48 hours of the life of a cyclist

Day 14, Prague, 1.351 km

You are in a small family pension on the French Riviera on a spring evening. All customers are very excited because the media have just announced that the last winner of the Tour de France was using doping products. A heated discussion ensues between the various clients of the establishment, a discussion in which you cannot participate because of your lack of knowledge of the sport. You are having a very bad evening and you go to bed without saying a word … To face this imaginary but highly probable scenario, I will take along with me during 48 hours on the road, and to facilitate the exercise, we will assume that the action is located in the Czech Republic, somewhere between Pilsen, Cesky Krumlov and Prague.

You are lucky, the weather is nice, not too hot, wind is not too hard so that it is refreshing but not too much to make it a handicap on the bike. The kilometers go by pleasantly, more or less quickly depending on the relief or the direction of the wind, and you watch the Czech countryside pass by: fields (many fields, especially wheat), forests (the cycle path often becomes less cycleable at this time, watch out for pebbles!), villages (more or less large, some are even so small that the entrance and exit signs are only 150 meters apart) often with a church which can sometimes be quite pretty, ponds, rivers, in short, you can pleasantly occupy yourself admiring the landscape. On the animals side, there are a few horses, a few cows, a lot of birds and even the occasional doe or squirrel.

A church encountered on the road
and another one…

You might think that the day is monotonous, but it is punctuated by lots of small events: First, doctors recommend avoiding sitting for too long. I therefore take breaks, almost every hour, to avoid posterior problems (we even speak of amputation of the left buttock in the most serious cases). These breaks are an opportunity to perform various rituals: hydration, food (we note in the photo below the melted-resolidified effect of chocolate, which gives a particular taste that the best Swiss chocolate makers cannot deny), creaming (if you don’t have the skin of a redhead you will never understand the essential importance of this step) and of course the evacuation, which unfortunately cannot be done from the bike (or so with significant risk of accident).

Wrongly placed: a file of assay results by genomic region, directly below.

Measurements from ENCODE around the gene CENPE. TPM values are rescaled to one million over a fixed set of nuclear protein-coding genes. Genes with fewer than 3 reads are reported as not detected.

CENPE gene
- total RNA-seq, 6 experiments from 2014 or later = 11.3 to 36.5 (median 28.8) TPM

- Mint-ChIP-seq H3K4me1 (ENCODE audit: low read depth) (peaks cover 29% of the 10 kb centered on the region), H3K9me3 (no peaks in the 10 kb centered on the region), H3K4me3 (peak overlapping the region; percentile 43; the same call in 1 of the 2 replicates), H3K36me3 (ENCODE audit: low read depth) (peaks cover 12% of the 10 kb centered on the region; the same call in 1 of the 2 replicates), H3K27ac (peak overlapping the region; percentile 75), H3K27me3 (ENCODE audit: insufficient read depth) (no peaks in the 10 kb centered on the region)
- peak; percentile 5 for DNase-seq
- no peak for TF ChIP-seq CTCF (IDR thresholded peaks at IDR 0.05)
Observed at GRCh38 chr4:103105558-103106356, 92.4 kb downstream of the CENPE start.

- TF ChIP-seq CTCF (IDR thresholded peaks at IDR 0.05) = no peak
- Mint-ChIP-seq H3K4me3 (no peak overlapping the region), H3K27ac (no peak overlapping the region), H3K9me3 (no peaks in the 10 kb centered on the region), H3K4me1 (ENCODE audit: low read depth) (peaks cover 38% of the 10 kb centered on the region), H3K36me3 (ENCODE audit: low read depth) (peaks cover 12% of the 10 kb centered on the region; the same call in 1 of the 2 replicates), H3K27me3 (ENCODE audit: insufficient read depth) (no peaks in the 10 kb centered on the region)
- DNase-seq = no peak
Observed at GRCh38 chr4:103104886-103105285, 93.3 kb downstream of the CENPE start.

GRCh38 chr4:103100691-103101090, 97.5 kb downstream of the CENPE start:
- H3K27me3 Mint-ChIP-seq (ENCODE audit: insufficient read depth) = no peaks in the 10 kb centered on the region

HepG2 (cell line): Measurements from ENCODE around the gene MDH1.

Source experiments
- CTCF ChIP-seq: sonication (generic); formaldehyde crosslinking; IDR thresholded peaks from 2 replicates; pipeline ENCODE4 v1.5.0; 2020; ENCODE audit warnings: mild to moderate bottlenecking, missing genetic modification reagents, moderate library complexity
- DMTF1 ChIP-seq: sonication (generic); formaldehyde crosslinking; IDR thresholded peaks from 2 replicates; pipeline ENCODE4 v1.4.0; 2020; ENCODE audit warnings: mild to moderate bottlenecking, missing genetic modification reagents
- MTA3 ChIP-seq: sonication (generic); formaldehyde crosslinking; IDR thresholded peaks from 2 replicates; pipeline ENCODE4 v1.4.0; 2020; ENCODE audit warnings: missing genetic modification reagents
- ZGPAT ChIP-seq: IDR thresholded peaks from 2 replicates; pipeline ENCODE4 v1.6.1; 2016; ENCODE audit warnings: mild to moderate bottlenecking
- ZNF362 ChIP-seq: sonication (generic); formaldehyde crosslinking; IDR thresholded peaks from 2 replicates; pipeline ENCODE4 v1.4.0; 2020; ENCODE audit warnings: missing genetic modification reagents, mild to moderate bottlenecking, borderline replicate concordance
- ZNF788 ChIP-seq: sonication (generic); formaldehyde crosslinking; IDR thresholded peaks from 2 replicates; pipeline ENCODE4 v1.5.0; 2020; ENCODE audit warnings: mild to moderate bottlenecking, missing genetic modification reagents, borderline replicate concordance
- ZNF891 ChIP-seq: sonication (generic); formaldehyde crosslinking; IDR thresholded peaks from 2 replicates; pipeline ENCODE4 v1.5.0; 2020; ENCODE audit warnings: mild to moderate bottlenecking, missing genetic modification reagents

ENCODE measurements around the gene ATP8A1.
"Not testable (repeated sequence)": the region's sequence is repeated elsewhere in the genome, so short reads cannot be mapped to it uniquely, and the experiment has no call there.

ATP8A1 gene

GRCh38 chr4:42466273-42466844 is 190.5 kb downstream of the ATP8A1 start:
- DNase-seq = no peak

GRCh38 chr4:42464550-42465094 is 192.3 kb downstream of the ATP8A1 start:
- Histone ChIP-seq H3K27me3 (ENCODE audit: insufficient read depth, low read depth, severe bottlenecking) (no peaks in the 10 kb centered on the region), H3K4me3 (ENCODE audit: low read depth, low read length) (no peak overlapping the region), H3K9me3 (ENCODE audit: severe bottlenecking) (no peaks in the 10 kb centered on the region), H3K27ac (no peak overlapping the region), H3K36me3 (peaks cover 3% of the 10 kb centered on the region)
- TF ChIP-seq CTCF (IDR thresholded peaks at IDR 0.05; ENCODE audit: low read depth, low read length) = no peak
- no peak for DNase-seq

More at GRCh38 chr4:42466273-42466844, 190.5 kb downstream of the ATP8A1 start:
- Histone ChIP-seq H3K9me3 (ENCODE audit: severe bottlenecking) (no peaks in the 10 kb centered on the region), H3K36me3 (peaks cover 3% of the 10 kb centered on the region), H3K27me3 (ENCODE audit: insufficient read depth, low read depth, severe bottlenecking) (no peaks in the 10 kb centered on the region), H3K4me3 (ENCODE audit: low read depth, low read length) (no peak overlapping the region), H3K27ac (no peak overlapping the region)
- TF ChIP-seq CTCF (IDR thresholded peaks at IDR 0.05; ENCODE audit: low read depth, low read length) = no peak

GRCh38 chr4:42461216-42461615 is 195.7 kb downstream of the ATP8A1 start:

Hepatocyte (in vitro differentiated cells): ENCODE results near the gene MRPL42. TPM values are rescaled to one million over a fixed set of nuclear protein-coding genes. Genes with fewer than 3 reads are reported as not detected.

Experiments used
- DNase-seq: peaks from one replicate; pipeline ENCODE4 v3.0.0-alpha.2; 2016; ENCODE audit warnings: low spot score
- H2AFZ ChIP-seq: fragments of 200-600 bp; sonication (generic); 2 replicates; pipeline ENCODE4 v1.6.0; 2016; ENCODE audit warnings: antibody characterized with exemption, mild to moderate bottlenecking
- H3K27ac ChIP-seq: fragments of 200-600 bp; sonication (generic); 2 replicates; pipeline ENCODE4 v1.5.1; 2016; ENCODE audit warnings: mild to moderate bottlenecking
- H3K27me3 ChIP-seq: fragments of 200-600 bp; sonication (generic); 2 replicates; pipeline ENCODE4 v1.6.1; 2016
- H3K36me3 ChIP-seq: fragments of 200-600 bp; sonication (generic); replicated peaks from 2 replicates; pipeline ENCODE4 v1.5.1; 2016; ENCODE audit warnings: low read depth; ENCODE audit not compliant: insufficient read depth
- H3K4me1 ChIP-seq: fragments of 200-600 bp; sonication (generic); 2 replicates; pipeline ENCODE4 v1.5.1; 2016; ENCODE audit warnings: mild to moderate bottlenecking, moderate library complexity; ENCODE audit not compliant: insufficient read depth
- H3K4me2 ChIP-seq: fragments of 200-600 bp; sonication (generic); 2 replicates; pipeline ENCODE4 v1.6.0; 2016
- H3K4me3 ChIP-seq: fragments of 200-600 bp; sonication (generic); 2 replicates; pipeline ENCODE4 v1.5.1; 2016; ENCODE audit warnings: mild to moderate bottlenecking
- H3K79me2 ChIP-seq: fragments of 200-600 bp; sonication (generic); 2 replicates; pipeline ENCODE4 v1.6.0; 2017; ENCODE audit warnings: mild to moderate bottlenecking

Champions’ snack!

The day has also often a treasure hunt’s side, where the goal is to find the signs indicating the route to follow, sometimes very clear, sometimes a little less… In case of doubt, the phone’s GPS is fortunately ready to come to the cyclist’s rescue. This does not prevent twists and turns (example today, a small detour of 20 kilometers for having followed the wrong signs, it immediately makes a day a little longer than expected … especially since I had to cross a work area and carry Jay and all the luggage to pass… Not great)

Clues of the treasure hunt…
…find the correct way!
Road works